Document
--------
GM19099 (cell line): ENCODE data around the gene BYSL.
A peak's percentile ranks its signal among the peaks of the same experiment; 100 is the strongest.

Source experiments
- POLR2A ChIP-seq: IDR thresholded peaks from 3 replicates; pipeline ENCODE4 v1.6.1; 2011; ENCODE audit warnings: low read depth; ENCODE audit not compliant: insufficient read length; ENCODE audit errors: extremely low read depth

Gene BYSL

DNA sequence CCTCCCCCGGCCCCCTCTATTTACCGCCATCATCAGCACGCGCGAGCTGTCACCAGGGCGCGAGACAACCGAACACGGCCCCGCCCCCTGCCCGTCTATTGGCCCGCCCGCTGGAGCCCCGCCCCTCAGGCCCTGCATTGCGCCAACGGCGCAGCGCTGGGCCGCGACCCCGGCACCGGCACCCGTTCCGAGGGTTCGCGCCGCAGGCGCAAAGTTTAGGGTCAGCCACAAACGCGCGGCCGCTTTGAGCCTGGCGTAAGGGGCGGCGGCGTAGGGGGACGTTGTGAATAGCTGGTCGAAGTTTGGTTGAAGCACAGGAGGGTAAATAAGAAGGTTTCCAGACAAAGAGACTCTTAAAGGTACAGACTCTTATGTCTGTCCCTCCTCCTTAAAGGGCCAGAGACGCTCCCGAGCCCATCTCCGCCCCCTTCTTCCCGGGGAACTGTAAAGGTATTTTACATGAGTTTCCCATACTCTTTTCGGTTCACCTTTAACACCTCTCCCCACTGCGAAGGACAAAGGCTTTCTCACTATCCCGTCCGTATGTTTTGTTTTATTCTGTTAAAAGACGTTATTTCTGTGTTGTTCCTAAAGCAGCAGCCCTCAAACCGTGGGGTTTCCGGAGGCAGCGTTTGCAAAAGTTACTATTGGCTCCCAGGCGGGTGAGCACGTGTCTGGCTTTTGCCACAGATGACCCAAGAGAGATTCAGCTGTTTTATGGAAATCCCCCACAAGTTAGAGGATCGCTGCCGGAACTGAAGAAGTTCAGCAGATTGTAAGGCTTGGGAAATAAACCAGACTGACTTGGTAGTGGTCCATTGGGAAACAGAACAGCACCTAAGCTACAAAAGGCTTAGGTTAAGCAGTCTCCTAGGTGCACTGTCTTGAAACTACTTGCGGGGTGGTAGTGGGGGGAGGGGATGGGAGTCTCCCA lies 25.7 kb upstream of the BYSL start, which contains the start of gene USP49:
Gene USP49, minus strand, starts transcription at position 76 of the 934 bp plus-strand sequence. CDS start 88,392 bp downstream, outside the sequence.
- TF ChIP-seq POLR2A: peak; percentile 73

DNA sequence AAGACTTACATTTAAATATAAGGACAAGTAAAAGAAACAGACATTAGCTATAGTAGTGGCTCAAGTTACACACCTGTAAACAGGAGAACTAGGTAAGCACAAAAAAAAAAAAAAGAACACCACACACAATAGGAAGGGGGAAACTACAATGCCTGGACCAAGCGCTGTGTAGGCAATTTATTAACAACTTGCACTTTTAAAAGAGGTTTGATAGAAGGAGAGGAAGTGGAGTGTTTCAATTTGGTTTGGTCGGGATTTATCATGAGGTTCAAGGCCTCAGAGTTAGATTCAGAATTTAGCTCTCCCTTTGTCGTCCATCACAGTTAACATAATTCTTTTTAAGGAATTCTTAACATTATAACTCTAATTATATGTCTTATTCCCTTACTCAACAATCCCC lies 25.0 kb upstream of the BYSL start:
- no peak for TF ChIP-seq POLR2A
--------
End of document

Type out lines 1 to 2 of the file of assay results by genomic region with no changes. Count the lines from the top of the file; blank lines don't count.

GM19099 (cell line): ENCODE data around the gene BYSL.
A peak's percentile ranks its signal among the peaks of the same experiment; 100 is the strongest.